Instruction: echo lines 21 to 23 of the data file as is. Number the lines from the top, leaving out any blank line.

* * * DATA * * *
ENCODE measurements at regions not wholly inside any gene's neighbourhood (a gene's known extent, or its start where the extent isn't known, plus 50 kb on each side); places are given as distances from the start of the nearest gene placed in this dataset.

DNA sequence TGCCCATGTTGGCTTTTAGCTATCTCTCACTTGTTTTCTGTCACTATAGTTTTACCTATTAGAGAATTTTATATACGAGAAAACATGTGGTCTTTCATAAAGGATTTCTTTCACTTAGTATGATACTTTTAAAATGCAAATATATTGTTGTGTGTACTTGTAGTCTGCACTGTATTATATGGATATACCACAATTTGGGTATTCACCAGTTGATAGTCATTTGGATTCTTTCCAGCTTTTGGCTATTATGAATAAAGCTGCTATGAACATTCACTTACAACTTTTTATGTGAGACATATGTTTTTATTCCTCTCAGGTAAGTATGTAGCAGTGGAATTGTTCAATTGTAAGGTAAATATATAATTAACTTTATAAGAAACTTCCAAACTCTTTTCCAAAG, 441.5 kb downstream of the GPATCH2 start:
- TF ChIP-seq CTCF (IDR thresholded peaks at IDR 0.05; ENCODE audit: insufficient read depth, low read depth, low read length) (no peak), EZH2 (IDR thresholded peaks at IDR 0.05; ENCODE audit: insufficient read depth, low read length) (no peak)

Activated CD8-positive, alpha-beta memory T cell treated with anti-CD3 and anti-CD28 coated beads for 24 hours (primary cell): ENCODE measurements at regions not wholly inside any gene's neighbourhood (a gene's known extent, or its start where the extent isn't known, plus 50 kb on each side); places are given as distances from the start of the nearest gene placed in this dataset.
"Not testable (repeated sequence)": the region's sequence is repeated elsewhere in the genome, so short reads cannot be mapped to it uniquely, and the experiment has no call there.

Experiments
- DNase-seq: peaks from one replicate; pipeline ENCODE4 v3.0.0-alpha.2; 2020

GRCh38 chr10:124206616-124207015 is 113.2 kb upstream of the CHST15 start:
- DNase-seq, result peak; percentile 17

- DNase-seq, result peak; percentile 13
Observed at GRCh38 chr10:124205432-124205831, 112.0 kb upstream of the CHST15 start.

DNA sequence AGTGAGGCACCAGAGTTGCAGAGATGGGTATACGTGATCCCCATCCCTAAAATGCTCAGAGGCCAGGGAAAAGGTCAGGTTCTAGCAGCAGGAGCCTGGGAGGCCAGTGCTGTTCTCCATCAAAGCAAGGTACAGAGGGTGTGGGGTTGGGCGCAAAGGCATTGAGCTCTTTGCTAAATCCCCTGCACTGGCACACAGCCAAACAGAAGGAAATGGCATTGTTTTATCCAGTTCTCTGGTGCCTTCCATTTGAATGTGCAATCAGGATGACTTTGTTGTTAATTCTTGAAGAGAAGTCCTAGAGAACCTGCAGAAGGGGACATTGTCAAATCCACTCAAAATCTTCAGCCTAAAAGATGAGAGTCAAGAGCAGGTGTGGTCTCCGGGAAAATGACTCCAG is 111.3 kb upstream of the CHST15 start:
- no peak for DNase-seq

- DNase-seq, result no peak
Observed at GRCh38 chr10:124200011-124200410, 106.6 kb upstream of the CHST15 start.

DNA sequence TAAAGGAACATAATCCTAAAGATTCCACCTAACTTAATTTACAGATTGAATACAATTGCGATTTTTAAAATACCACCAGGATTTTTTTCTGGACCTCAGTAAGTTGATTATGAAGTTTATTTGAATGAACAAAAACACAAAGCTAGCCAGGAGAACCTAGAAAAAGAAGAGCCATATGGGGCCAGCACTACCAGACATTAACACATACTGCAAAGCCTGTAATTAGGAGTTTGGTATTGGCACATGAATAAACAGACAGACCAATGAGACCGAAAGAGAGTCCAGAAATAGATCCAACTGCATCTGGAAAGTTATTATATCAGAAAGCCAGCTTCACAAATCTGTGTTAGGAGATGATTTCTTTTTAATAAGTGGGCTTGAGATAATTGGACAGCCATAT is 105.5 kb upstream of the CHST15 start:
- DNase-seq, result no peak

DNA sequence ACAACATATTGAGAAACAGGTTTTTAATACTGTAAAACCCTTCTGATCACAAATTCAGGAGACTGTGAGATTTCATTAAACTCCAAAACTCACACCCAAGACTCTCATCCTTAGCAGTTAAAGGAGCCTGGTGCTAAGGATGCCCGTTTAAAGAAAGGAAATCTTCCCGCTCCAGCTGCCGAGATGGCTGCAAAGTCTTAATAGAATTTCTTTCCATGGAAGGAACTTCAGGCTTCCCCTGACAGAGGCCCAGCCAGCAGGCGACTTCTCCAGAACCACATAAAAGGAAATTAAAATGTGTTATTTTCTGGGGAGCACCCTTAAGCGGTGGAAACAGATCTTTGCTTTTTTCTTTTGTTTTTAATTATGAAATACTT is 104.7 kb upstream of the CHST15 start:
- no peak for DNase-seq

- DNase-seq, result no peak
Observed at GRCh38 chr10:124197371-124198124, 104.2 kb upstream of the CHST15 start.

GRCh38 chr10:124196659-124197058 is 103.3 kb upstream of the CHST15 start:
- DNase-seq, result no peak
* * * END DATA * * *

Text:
Observed at GRCh38 chr10:124197371-124198124, 104.2 kb upstream of the CHST15 start.

GRCh38 chr10:124196659-124197058 is 103.3 kb upstream of the CHST15 start:
- DNase-seq, result no peak